Most individuals own a toilet plunger stored somewhere in their homes. This simple item works very well as a DIY bathtub stopper.

Just remember to clean and sanitize the plunger thoroughly beforehand, as it will remain in the water while you are in the bath.

After you’ve cleaned your plunger, position it over the drain, then push it downwards firmly. This will create a seal.

If your plunger allows you to remove the handle, do so, but leaving it in will make removing the plunger a lot easier once you’re done with your bath.

Washcloth and Plastic Bag Technique

Common household items, like a sponge, a small towel, and a washcloth, can temporarily act as a stopper for your bathtub drain.

Begin this trick by taking a plastic bag and cramming a washcloth inside it. Use your hands to compress as much air out of the bag as possible.

This stops the bag from floating up out of the drain, allowing it to create a watertight seal.

Next, zip the bag closed to seal it tight. If your bag doesn’t have a zip closure, use a rubber band to fasten it. Either fold or roll the bag in the drain, allowing the cloth to fit tightly in the opening.

Turn your faucet on as you keep the bag in position, allowing the water to fill the bath. Once there is enough force from the load of water holding the bag down, you can remove your hands.

If you can’t find a washcloth, an alternative is to fill the zipper bag with water, zip it shut, and position it over the drain.

Use Duct Tape

Tape can also work to block a bathtub drain. It’s best to use a waterproof brand of duct tape for this, not standard plastic tape.

This method is simple. All you have to do is use two layers of tape to close the drain’s opening.

This should last you enough time to take a bath, provided that the tape is waterproof and durable.

It’s best to tape over the hole when the bathtub is fully dry. Smooth the tape down hard to make sure that it is stuck down well to create an effective seal.

The tape method is ideal in emergencies, but bear in mind that it can be hard to remove once you are finished taking a bath.

Try A Marine Twist Drain Stopper

The last option on our list is to try blocking your drain with a marine twist-type drain stopper.

If you’re a keen fisher, you probably have this instrument inside your fishing kit.

How To Temporarily Plug Your BathtubDrain

Marine drain twists are mainly used to remove the water from live fish wells or ballast tanks after fishing.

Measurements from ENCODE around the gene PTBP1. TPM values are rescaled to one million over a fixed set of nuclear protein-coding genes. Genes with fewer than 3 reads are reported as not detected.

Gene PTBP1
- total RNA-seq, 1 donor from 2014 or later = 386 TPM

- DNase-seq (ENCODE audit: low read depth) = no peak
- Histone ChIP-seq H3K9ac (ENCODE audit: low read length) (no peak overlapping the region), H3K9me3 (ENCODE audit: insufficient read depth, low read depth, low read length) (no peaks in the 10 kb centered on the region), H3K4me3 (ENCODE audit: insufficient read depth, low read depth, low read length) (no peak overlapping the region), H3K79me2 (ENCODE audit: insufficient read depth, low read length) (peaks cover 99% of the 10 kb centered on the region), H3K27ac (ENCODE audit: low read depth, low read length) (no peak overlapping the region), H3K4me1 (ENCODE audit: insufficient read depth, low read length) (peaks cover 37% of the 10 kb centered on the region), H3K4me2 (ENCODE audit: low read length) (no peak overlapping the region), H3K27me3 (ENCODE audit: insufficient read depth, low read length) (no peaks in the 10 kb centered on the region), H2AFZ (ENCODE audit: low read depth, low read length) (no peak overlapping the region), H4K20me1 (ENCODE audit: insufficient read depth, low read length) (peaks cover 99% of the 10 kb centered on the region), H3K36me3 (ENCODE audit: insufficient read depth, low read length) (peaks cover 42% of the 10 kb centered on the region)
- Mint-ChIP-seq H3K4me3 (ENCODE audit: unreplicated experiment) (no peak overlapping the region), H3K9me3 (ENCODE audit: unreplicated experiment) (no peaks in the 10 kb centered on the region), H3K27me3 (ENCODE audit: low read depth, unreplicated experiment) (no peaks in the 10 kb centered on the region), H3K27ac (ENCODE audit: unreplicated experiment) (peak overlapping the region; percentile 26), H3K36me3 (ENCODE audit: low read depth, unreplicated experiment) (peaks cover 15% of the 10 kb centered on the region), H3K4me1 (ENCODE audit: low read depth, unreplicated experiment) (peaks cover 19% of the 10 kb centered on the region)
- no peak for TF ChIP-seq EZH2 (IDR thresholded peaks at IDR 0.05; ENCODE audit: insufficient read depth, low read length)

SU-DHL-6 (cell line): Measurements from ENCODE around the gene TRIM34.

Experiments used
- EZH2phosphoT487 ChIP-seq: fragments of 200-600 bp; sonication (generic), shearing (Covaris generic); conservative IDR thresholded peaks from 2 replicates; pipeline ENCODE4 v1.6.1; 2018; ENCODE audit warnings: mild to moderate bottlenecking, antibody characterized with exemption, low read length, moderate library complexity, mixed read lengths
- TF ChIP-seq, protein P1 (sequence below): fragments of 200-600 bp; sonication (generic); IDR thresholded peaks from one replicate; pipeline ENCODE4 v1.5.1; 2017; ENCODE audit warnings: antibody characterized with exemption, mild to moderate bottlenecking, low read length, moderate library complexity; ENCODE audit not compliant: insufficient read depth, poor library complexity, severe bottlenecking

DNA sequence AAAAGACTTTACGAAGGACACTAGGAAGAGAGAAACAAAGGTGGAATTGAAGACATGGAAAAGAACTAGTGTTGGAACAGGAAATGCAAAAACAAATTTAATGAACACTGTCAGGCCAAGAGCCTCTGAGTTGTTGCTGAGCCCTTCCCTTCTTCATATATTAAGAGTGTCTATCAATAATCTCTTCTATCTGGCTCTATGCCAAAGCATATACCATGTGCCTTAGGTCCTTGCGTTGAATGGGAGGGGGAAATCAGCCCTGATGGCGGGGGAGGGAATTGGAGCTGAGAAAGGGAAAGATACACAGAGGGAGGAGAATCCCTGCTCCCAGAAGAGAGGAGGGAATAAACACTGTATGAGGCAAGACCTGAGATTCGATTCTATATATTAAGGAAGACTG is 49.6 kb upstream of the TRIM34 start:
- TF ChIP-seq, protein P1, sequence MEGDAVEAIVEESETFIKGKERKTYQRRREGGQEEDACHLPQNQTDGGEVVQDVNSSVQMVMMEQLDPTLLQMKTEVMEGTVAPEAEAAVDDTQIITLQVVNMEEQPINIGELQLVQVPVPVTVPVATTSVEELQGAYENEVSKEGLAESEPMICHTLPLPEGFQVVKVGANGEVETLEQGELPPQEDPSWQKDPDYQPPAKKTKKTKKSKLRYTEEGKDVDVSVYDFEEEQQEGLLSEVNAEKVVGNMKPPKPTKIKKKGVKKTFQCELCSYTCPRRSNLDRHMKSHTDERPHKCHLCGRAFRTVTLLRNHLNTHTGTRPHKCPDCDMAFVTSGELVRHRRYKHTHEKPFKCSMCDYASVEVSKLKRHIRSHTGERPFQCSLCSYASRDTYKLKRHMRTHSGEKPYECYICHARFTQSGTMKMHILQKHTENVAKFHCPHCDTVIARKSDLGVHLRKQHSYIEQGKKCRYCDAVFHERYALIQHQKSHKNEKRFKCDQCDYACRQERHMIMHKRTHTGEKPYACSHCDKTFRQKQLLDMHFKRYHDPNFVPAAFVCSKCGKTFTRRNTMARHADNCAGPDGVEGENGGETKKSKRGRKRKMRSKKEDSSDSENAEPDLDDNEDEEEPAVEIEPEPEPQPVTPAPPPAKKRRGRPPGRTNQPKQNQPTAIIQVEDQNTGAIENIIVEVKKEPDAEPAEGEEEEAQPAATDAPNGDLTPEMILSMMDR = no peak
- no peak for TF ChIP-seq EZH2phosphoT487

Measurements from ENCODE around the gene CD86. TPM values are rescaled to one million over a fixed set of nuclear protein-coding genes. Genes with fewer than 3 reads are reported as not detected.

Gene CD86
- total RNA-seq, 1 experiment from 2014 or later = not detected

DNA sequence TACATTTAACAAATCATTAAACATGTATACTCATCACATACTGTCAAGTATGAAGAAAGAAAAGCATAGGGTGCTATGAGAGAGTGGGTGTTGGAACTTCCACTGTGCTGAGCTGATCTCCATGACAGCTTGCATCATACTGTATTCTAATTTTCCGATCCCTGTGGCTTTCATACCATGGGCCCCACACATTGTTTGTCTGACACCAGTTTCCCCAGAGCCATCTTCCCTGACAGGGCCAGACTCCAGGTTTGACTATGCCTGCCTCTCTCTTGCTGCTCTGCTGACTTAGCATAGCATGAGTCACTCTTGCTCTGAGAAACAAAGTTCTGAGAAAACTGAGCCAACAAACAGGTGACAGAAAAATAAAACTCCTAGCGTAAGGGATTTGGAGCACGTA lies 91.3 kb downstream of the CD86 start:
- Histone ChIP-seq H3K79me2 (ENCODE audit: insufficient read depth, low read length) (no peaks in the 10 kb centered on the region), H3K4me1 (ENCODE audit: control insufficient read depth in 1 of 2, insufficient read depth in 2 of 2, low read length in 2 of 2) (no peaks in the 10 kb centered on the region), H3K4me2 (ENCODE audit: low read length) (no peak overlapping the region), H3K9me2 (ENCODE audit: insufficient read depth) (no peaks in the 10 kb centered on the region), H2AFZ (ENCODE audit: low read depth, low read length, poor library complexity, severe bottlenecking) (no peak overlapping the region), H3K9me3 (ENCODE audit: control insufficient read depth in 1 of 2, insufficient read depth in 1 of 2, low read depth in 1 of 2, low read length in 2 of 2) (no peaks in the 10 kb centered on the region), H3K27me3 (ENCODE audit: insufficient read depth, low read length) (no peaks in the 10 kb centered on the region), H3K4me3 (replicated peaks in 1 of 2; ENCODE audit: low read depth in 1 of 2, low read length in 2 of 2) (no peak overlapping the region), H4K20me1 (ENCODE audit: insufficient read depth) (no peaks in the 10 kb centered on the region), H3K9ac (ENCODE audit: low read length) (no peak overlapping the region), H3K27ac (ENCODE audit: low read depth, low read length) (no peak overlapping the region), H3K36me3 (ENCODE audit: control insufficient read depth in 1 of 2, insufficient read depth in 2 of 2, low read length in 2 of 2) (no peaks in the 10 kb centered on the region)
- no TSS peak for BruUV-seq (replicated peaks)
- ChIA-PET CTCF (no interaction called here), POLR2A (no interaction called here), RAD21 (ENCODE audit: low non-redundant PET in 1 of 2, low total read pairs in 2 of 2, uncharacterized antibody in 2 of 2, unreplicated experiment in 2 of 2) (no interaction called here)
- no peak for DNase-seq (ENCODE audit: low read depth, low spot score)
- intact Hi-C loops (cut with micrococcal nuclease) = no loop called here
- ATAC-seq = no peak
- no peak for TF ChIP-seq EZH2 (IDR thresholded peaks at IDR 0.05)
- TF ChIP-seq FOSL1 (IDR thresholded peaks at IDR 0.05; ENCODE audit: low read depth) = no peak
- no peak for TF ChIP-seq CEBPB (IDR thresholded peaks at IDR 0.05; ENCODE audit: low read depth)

They also work well to prevent water from leaking out of your bathtub.

To use this method, take your marine drain stopper and hold it by its T-shaped brass hilt. Twist it clockwise so it fixes inside your drain.

You can now fill up your bath with water as usual.

Once you’re done with your bath, pull the handle upwards carefully, twisting it in a counterclockwise motion.

However, take note that this method won’t work if these stoppers aren’t the same size as your drain hole.

Why Is Water Escaping From The Bathtub?

If you notice that your bathtub is leaking water, check the following things to find out why this is the case.

Start by ensuring that your stopper is fixed in your bathtub drain. If there is no stopper, the water will flow through the drain’s opening.

You should also look at the overflow drain that’s found closer to your faucet.

This is designed to stop the bathtub from overflowing. Water will drain through this opening if your tub is filled above this.

If your bathtub has jets, there may be small openings in these jets that leak water. If this is the case, you’ll need to block these holes to prevent water from escaping.

Water may also drain from your tub if your overflow tube is defective.

You can contact a plumbing expert to replace this, or do it yourself if you have the right experience.

If you’ve checked all of these things and find that water is still draining out from your tub, there may be a larger issue, like a crack inside the bathtub.

Another possibility is your drain hole has begun to deteriorate, meaning it cannot maintain a fixed seal anymore. This indicates that the entire drain itself will need to be replaced.

You can ask a professional for advice on how to do this. They can also confirm if any other issues need attending, so you can get your bathtub working again.

The Bottom Line

Plugging your bath’s drain with no stopper can be done, as long as you have some regular household materials lying around.

These items need to be able to shield the drain’s opening sufficiently and shouldn’t float upwards once the tub is filled.

Do bear in mind that the DIY methods above work well in a pinch, but the only way to solve this issue completely is to purchase a proper bathtub plug.

These plugs may start to wear down in the future, but they’ll last a long longer than the DIY approaches.

Shauna Stone